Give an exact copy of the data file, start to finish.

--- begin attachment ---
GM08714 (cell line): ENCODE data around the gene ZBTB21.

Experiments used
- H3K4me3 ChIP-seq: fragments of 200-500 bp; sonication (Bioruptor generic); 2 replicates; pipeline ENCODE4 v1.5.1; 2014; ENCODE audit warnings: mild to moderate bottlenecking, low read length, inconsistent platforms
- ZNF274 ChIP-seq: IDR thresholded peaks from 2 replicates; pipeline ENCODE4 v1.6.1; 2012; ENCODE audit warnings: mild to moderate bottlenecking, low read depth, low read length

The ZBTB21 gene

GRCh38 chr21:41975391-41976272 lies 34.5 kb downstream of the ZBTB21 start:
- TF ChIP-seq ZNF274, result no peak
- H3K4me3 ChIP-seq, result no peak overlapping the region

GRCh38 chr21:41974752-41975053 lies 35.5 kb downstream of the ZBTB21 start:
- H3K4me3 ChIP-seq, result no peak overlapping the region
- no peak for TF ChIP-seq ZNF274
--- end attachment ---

GM08714 (cell line): ENCODE data around the gene ZBTB21.

Experiments used
- H3K4me3 ChIP-seq: fragments of 200-500 bp; sonication (Bioruptor generic); 2 replicates; pipeline ENCODE4 v1.5.1; 2014; ENCODE audit warnings: mild to moderate bottlenecking, low read length, inconsistent platforms
- ZNF274 ChIP-seq: IDR thresholded peaks from 2 replicates; pipeline ENCODE4 v1.6.1; 2012; ENCODE audit warnings: mild to moderate bottlenecking, low read depth, low read length

The ZBTB21 gene

GRCh38 chr21:41975391-41976272 lies 34.5 kb downstream of the ZBTB21 start:
- TF ChIP-seq ZNF274, result no peak
- H3K4me3 ChIP-seq, result no peak overlapping the region

GRCh38 chr21:41974752-41975053 lies 35.5 kb downstream of the ZBTB21 start:
- H3K4me3 ChIP-seq, result no peak overlapping the region
- no peak for TF ChIP-seq ZNF274